Activity: Examination types › Opponent of doctoral dissertation
This PhD thesis studies regimes and everyday practices of both short- and long-distance mobility that produce physical and cultural distances among Armenians in and en route to Turkey. It is concerned with portraying how people, things, and ideas are re-made as they travel (Tsing 2010: 347) and works towards a collage of mobility in which heterogeneous narratives present ‘a greater picture’ of place-making (Clifford 1997: 12). This is how it triggers discussions on the co-constitution of particular antagonisms of space and affiliation, and invites readers to a new perspective of comprehending ‘dwelling’ with ‘travelling’, ‘insides’ with ‘outsides’, ‘natives’ with ‘foreigners’, and state-imposed definitions of unity with personal accounts of unity (and diversity).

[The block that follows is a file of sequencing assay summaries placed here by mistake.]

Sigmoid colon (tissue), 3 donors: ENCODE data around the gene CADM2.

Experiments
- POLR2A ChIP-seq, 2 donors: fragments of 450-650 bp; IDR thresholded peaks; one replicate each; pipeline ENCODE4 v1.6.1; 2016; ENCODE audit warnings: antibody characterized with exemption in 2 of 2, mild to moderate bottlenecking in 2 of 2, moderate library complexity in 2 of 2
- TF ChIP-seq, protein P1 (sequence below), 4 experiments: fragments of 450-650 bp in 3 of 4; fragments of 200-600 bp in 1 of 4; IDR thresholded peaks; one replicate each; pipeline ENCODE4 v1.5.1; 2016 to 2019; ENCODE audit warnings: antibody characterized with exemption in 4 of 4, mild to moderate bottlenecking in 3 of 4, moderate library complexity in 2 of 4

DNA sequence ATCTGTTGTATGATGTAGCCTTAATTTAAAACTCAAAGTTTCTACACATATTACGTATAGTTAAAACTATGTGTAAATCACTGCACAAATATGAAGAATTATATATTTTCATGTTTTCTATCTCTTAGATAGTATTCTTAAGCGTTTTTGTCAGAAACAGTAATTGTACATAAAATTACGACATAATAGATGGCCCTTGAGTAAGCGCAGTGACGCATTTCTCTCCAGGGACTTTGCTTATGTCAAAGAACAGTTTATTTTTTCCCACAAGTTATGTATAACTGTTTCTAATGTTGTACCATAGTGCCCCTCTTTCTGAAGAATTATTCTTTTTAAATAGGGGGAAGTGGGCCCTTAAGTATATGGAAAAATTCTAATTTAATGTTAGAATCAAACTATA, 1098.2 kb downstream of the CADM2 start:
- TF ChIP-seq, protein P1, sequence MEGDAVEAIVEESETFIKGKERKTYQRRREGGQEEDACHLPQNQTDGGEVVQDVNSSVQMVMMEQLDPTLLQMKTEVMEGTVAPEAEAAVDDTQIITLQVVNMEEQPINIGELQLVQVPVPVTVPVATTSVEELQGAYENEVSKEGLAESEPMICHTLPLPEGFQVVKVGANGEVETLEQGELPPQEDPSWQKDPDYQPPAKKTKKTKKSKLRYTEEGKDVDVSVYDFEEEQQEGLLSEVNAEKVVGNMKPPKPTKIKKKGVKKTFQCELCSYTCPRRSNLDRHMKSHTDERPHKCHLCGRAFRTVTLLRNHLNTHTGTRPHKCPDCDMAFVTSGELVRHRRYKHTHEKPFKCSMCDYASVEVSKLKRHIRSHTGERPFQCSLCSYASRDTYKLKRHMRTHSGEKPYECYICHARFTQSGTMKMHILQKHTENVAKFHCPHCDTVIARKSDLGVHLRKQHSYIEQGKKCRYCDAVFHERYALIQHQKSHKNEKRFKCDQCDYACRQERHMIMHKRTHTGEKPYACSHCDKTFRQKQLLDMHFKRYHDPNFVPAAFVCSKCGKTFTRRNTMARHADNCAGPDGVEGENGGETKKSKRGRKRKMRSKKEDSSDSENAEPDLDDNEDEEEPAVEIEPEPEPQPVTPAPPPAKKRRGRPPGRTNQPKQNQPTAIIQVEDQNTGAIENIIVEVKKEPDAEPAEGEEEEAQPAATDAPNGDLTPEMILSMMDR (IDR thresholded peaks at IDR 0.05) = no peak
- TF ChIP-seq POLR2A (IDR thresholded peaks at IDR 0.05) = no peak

The thesis deals with the physical and imagined components of unity through a metaphor of islands, which guides the reader through the ethnographic material collected during multi-sited research conducted in Turkey, in Armenia, and on the roads that connect these two neighbouring countries. The metaphor does not define distinct and compartmentalized zones of culture, history, and economy; instead, it accounts for ongoing connection and movement despite physical and imagined barriers in/between the two countries. However, the metaphor is not devoid of physical substance; an entire country, a migrant enclave, a city block, and a literal island off Istanbul constitute its more tangible components. The thesis gives a vivid description of the human geography of dwelling in and travelling to Turkey. Inspired by Green's work on the Greek-Albanian border (2005), it locates its Armenian protagonists as ‘people who take mobility for granted’ and provides the historical, political, and physical conditions behind this sentiment. In doing so, it portrays the making of a “state-crafted” epistemological regime (see Navaro-Yashin 2012), in which an Armenian minority is invented along with a Turkish majority (al-Rustom 2015: 413). It necessarily tackles the making of contemporary Turks as much as Armenians.